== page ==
In the US: Thursdays, 9/8c, NBC

International co-productions are the future. Television is just getting so pricey and risky to make and the margins are getting so thin for most shows that pretty much anything you care to think of of any import is going to have foreign money in it somewhere.

There are right ways and wrong ways to do a co-production, though. Taxi Brooklyn is the wrong way. The wrong way. If you try to make a TV show like Taxi Brooklyn or in the same way as Taxi Brooklyn, you are doing it the wrong way.

You might ask if there is a right way, though. Certainly, taking the foreign money and making the show you always intended to is a right way. But another right way is for both parties to be properly involved, equally skilled and have equal input.

Welcome To Sweden isn’t quite the right way, but it’s close. It sees an American celebrity accountant move from New York to Sweden to be with his girlfriend, where he has to learn about and adapt to Swedish ways. Cue the stereotypes?

Not quite. The show was created by Greg Poehler and Swedish writer/actress Josephine Bornebusch, who also star in it and produce it. It’s based on Poehler’s experiences of being an American living in Sweden for the past seven years. It has both Swedish and American writers, and is half in Swedish, half in English. It’s filmed in Sweden and first aired on Sweden’s TV4. It features a host of cameos from famous Americans, usually but not always playing themselves, including Patrick Duffy, Gene Simmons, Amy Poehler and Aubrey Plaza from Parks and Recreation, and Will Ferrell (who’s married to a Swede and can speak Swedish). It also includes cameos from famous Swedes, including Malin Akerman, Lena Olin, author Björn Ranelid and Abba’s Björn Ulvaeus.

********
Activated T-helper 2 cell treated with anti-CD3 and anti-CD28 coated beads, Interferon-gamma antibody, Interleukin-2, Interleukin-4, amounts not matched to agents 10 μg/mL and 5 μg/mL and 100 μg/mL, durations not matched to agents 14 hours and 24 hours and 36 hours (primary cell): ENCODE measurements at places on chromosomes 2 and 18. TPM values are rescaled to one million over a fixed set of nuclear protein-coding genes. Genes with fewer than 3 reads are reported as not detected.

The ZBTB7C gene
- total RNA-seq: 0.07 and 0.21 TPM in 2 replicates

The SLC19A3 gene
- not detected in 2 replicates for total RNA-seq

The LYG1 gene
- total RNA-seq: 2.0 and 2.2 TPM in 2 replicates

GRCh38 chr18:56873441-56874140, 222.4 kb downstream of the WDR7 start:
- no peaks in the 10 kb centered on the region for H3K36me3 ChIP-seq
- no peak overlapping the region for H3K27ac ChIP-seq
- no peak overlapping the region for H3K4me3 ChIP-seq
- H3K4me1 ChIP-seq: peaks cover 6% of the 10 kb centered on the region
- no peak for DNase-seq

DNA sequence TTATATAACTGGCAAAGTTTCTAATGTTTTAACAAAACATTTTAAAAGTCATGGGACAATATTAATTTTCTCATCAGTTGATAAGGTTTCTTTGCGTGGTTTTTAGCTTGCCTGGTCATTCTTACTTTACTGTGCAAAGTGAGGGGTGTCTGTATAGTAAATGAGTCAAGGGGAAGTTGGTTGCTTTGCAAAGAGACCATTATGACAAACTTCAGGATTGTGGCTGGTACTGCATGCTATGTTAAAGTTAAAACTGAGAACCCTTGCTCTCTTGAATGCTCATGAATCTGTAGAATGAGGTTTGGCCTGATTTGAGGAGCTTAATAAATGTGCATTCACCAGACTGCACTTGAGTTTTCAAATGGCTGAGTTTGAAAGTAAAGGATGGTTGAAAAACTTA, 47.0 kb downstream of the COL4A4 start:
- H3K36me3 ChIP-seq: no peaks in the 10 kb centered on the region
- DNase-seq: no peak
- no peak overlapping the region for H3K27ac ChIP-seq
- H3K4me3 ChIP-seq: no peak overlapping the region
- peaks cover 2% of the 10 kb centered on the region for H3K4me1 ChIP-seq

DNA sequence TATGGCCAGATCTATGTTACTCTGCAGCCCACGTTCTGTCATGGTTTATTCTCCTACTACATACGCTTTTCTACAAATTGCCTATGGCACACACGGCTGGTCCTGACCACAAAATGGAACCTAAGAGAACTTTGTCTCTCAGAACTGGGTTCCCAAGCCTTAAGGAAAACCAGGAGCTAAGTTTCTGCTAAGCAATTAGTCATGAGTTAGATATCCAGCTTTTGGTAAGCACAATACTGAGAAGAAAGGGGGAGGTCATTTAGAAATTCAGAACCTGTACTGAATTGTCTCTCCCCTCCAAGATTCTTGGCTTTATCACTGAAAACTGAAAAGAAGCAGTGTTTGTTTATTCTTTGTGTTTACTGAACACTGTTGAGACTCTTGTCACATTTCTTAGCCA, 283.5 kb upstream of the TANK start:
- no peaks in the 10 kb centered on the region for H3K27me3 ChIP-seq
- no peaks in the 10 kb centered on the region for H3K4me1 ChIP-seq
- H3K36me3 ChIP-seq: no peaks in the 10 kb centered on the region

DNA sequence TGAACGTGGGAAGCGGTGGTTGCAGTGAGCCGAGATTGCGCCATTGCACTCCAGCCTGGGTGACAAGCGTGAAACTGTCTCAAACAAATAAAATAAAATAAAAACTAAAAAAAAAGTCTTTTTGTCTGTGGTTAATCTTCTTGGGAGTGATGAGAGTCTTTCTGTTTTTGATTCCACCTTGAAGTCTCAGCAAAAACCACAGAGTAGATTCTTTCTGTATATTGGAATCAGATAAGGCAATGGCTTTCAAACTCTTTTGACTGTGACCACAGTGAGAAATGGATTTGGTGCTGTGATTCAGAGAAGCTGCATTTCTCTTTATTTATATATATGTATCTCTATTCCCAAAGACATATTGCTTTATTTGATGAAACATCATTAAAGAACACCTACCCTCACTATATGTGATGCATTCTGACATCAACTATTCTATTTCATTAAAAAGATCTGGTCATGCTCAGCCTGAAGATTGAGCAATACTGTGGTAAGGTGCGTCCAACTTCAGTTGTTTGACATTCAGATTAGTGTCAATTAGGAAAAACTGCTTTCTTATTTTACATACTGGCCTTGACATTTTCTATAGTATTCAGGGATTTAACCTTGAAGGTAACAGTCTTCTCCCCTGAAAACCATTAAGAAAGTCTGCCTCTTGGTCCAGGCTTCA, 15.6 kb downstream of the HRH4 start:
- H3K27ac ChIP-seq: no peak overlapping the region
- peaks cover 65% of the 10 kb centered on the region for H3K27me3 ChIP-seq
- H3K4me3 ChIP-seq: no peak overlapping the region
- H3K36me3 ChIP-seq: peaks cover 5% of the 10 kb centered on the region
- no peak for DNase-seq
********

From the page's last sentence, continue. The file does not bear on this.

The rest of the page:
So there's a lot more nuance to the show and it's even quite funny, which is a bonus. It's international co-production done right. Almost.

Continue reading "Review: Welcome To Sweden 1x1 (TV4/NBC)"